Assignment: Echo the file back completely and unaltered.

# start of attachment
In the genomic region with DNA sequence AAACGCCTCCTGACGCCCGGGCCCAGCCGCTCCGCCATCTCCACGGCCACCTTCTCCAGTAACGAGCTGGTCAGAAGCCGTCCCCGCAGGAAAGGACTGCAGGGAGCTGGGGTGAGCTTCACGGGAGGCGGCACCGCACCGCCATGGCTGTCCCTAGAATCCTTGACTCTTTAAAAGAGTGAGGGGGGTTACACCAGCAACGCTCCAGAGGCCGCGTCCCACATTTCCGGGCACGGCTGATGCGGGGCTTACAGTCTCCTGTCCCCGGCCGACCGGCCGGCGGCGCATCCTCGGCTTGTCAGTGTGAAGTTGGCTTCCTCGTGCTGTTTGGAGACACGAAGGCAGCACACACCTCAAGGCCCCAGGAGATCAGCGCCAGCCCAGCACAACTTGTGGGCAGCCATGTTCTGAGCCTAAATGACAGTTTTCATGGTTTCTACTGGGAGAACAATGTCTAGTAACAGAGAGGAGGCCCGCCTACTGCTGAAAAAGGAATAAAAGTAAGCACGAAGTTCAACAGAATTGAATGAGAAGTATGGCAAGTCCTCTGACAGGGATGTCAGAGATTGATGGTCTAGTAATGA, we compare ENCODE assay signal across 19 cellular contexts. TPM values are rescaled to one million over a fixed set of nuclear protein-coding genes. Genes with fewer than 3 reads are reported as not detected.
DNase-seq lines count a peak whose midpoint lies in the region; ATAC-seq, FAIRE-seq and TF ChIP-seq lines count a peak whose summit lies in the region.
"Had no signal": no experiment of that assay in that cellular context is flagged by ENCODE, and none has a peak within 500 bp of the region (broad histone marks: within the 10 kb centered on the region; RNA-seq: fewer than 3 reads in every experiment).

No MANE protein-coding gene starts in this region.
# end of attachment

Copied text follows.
In the genomic region with DNA sequence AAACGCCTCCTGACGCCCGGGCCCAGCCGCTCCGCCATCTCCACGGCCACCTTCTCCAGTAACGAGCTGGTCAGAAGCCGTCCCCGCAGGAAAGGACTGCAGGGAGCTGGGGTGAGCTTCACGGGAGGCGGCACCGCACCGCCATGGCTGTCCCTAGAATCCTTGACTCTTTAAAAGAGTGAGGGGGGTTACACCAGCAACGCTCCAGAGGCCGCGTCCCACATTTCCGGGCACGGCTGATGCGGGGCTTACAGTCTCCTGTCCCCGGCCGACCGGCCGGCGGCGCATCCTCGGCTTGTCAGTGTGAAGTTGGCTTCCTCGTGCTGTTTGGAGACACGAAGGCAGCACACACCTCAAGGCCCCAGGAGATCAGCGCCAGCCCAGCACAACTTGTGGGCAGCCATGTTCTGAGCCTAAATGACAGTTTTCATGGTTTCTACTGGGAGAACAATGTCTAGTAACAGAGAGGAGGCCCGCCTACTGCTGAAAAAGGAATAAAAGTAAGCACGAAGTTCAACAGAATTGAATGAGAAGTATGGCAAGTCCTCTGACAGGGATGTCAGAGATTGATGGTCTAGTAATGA, we compare ENCODE assay signal across 19 cellular contexts. TPM values are rescaled to one million over a fixed set of nuclear protein-coding genes. Genes with fewer than 3 reads are reported as not detected.
DNase-seq lines count a peak whose midpoint lies in the region; ATAC-seq, FAIRE-seq and TF ChIP-seq lines count a peak whose summit lies in the region.
"Had no signal": no experiment of that assay in that cellular context is flagged by ENCODE, and none has a peak within 500 bp of the region (broad histone marks: within the 10 kb centered on the region; RNA-seq: fewer than 3 reads in every experiment).

No MANE protein-coding gene starts in this region.